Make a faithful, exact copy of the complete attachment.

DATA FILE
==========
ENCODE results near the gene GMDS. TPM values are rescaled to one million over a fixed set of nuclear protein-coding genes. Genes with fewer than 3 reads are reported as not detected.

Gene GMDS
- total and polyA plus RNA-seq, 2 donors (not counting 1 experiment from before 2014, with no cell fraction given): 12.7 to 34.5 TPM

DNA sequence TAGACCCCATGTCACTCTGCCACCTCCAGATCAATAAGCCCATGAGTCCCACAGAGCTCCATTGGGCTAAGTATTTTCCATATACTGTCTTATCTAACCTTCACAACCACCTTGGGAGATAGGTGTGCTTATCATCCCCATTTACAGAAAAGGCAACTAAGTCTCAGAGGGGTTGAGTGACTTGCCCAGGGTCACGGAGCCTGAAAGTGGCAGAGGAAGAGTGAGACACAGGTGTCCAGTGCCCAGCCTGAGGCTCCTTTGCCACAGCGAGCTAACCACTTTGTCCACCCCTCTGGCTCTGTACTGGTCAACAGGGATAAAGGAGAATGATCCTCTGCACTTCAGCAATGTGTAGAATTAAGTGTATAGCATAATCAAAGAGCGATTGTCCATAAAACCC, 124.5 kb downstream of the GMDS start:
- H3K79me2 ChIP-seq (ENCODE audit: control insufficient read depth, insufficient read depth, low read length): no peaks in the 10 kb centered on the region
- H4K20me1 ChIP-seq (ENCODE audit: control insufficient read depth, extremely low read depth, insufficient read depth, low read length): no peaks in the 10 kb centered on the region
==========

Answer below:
ENCODE results near the gene GMDS. TPM values are rescaled to one million over a fixed set of nuclear protein-coding genes. Genes with fewer than 3 reads are reported as not detected.

Gene GMDS
- total and polyA plus RNA-seq, 2 donors (not counting 1 experiment from before 2014, with no cell fraction given): 12.7 to 34.5 TPM

DNA sequence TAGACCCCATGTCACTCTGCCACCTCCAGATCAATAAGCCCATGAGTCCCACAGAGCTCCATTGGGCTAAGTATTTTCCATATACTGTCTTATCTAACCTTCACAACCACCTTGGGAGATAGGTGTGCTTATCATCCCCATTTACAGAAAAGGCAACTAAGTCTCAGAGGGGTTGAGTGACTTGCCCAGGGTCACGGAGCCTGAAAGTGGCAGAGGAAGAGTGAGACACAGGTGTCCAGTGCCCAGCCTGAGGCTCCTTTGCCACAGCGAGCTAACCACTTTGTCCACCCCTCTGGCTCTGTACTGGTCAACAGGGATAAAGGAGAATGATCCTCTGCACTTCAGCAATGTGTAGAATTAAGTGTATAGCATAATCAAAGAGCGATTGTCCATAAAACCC, 124.5 kb downstream of the GMDS start:
- H3K79me2 ChIP-seq (ENCODE audit: control insufficient read depth, insufficient read depth, low read length): no peaks in the 10 kb centered on the region
- H4K20me1 ChIP-seq (ENCODE audit: control insufficient read depth, extremely low read depth, insufficient read depth, low read length): no peaks in the 10 kb centered on the region